Editorial Board (The Jakarta Post)
Thu 10 October 2019
For many years vocational school students (SMKs) have been stigmatized as troublemakers, especially during recent mass protests against a revision of the Corruption Eradication Commission (KPK) law. They are also often associated with street fights and other cases of juvenile delinquency; the public tends to despise them as well as vocational schools in general compared to students in private or public high schools.
Statistics seem to confirm that a bright future eludes vocational school students, who have exceeded the unemployment rate in the past three years with 8.63% this year, 8.92% in 2018 and 9.27% ââin 2017. .
The seemingly gloomy state of vocational school students ignores the decisive role vocational education will play as the country anticipates a big harvest of its demographic bonus between 2020 and 2035. disaster, thwarting the nation’s attempt to join the ranks of the high-income country in 2045 and perhaps its political stability.
So it’s heartening to hear about the private sector’s intention to help the government shape the vocational school curriculum. Some industries may have already lent a hand without much fanfare, some even going so far as to found their own vocational schools to meet their specific needs for skilled workers or by opening up internship opportunities for vocational school students.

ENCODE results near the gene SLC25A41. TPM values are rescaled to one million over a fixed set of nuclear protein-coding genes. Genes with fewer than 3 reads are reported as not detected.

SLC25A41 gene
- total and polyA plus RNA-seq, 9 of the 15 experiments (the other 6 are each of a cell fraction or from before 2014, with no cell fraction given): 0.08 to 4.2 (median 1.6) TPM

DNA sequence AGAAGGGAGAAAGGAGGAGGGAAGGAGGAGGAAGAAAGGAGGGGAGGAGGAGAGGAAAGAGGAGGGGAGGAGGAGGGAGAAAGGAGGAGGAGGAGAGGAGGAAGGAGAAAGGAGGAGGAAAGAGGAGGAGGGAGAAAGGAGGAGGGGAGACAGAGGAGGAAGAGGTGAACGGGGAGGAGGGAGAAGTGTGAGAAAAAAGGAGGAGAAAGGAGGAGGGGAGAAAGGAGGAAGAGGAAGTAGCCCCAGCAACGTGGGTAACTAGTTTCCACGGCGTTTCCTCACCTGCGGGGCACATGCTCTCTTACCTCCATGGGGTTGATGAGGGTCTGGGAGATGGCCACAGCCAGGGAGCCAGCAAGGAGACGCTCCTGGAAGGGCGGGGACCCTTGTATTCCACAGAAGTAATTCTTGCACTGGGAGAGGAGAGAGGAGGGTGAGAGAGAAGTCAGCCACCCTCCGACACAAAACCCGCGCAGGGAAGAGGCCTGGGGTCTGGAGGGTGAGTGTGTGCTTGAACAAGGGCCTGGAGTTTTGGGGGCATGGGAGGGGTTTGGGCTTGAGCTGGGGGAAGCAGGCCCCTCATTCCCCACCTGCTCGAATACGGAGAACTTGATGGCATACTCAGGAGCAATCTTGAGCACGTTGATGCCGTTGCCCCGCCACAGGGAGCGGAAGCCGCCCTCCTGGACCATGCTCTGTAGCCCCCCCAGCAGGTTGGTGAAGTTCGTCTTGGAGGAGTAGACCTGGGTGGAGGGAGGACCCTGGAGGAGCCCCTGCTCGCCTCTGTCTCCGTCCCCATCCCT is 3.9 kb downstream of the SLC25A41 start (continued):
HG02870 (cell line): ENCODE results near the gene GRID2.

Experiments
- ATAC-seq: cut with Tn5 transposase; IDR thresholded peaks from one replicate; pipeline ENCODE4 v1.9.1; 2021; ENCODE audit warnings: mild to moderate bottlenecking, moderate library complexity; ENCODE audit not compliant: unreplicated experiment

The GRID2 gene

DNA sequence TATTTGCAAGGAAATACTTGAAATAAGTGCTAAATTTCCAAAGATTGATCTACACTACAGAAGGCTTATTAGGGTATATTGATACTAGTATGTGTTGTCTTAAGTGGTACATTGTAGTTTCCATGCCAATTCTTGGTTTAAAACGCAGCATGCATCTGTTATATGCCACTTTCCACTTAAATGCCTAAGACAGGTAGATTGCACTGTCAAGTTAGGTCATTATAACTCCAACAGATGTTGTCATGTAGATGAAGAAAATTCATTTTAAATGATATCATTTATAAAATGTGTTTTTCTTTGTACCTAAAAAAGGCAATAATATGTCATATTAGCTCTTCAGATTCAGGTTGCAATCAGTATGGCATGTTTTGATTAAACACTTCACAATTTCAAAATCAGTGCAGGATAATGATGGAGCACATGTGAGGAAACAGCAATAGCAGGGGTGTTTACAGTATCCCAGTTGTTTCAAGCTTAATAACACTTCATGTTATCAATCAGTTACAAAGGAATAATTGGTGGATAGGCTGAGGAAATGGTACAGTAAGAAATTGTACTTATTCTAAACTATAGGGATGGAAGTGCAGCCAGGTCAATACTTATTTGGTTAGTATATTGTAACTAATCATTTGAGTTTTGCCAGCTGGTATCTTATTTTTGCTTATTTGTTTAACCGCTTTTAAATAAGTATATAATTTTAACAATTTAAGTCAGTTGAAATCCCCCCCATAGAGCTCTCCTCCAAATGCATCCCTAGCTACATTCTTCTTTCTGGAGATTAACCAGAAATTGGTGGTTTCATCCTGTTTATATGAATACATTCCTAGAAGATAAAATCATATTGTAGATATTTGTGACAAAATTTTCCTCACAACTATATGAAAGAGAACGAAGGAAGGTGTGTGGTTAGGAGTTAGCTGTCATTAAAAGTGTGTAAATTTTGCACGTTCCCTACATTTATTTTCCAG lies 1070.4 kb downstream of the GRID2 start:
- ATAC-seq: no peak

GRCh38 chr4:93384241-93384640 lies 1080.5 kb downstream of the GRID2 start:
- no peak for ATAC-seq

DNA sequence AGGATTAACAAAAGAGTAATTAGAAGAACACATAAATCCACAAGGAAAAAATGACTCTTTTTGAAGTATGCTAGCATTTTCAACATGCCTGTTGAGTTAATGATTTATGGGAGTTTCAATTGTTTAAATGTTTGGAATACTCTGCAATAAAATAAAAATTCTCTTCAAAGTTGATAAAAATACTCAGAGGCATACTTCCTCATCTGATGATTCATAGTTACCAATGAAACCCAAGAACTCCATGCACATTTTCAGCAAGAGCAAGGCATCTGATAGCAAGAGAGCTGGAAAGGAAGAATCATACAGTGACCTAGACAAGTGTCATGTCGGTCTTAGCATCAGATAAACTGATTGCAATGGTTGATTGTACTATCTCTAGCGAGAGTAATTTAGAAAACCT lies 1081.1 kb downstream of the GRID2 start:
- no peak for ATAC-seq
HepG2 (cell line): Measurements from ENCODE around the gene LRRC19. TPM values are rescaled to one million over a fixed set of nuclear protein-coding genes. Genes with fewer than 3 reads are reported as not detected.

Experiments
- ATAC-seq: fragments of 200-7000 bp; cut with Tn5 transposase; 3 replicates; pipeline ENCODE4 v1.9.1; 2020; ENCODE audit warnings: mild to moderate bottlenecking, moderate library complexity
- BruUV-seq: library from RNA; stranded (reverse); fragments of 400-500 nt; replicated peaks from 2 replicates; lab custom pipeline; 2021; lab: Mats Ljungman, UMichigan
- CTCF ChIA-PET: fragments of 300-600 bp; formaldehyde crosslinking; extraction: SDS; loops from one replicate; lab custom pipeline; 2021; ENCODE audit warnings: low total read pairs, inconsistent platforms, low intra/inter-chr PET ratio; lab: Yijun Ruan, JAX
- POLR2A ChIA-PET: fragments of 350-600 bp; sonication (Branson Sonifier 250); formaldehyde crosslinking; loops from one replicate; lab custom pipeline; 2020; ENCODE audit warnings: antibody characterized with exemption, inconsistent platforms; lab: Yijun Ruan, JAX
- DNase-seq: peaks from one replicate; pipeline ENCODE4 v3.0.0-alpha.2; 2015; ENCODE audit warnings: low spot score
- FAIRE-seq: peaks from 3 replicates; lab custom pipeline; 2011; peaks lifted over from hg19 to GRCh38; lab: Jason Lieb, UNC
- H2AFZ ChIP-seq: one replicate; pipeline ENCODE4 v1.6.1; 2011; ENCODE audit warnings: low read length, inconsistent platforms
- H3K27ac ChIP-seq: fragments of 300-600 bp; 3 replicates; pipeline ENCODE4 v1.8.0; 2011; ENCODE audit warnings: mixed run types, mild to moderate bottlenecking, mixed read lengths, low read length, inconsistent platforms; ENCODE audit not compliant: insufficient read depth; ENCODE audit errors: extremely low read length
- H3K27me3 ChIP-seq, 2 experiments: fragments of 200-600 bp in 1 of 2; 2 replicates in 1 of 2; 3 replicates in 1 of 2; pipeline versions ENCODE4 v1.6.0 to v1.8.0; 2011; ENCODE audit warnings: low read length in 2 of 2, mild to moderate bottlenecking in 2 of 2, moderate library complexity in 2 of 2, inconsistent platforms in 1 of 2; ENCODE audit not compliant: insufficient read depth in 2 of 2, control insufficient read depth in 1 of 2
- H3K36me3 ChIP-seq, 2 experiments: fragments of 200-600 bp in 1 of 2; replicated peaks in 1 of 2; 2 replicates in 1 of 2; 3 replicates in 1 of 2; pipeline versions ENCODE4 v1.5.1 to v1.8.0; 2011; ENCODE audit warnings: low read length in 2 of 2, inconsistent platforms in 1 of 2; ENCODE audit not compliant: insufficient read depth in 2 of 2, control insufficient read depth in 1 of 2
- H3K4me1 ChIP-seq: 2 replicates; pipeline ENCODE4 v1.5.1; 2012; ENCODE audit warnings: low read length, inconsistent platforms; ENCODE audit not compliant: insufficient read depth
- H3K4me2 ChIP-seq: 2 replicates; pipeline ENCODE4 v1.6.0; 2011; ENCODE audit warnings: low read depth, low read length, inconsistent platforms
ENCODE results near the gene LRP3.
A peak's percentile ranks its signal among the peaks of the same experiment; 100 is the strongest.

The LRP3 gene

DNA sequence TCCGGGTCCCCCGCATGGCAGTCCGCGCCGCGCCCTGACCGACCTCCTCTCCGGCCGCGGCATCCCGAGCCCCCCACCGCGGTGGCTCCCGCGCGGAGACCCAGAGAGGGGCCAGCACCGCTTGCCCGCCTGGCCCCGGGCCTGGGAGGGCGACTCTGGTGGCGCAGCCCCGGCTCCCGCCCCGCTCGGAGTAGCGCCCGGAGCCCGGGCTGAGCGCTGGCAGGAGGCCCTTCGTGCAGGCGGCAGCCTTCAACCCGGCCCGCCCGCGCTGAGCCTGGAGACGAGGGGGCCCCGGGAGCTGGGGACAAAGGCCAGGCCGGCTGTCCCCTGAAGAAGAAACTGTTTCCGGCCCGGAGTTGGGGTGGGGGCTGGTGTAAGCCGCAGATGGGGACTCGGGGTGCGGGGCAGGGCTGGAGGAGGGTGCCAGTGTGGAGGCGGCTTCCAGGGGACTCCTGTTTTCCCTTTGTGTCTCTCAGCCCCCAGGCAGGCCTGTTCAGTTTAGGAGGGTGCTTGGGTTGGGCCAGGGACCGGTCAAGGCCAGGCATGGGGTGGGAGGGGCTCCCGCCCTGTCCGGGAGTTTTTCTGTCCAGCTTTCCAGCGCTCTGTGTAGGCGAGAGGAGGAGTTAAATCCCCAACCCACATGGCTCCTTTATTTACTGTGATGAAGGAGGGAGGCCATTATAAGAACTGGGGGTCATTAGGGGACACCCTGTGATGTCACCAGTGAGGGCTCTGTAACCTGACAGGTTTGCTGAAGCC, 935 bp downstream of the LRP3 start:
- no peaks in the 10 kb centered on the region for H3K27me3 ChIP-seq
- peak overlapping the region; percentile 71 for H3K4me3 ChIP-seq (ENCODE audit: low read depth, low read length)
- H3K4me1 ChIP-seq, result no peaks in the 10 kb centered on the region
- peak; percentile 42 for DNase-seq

Education and Culture Minister Muhadjir Effendy said on Monday that the government has cooperated with the Indonesian Chamber of Commerce and Industry (Kadin) to improve the skills and standards of school graduates professional. As a stakeholder in vocational education, industries will guide the program to keep up with market demand and provide trainers who introduce students to the real world of employment. Students will also spend 60 to 70 percent of their learning as interns so that once they graduate, the market can easily absorb them.
Private sector participation in vocational education will benefit not only companies, as they can secure their own demand for skilled labor, but also the Indonesian economy. The more competent the graduate vocational schools, the faster the country can develop its manufacturing sector and end its dependence on exports.
The public-private initiative in vocational education is in line with the government’s human capital development agenda, which will be one of its main priorities for the next five years. Muhadjir said the government would revitalize 5,000 of the 14,000 vocational schools by the end of 2024.
The revitalization program may be a little late, but it’s better than nothing. Without it, Indonesia might not be able to keep up with its Southeast Asian neighbors, like Vietnam and Thailand, which are advancing rapidly in their push for industrialization.
The remaining challenge for the government now is to extend the duration of studies of most vocational school students from three to four years with the aim of producing graduates ready for employment. The next daunting test is convincing parents and students to view vocational schools as a reasonable choice, if not the right one.